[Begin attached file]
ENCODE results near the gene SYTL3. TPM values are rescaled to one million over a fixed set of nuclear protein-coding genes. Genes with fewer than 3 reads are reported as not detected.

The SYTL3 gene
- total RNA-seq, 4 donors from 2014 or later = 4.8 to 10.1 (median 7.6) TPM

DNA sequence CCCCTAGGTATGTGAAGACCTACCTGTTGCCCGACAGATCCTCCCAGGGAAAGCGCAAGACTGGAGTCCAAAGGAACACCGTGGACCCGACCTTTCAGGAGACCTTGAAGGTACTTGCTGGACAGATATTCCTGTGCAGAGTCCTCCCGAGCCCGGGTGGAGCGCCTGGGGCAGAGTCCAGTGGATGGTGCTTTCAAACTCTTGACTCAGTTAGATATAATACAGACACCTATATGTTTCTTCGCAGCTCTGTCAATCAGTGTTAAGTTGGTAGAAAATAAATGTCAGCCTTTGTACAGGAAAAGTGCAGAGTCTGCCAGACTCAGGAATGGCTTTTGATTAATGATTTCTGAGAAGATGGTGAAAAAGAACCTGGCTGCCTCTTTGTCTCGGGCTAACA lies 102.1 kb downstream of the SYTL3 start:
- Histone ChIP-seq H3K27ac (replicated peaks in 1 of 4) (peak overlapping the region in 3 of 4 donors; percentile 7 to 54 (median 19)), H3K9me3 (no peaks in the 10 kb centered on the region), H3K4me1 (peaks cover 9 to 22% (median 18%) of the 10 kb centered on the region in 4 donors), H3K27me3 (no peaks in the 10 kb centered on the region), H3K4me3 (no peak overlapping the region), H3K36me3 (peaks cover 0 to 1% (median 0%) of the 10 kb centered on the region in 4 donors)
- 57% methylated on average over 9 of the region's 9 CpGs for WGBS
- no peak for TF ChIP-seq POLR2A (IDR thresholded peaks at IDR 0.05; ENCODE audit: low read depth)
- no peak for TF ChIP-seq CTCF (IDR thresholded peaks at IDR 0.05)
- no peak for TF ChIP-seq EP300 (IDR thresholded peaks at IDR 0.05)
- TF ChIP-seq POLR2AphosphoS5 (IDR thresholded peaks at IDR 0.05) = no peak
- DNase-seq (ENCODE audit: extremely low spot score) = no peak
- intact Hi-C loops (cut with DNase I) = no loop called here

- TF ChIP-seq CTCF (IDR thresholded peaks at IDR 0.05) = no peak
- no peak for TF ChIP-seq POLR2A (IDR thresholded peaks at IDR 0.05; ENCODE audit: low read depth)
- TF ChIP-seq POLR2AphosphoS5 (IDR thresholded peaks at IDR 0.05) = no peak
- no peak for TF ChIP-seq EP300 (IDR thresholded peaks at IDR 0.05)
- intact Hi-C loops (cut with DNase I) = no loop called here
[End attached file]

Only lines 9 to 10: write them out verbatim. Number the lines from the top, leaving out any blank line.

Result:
- no peak for TF ChIP-seq EP300 (IDR thresholded peaks at IDR 0.05)
- TF ChIP-seq POLR2AphosphoS5 (IDR thresholded peaks at IDR 0.05) = no peak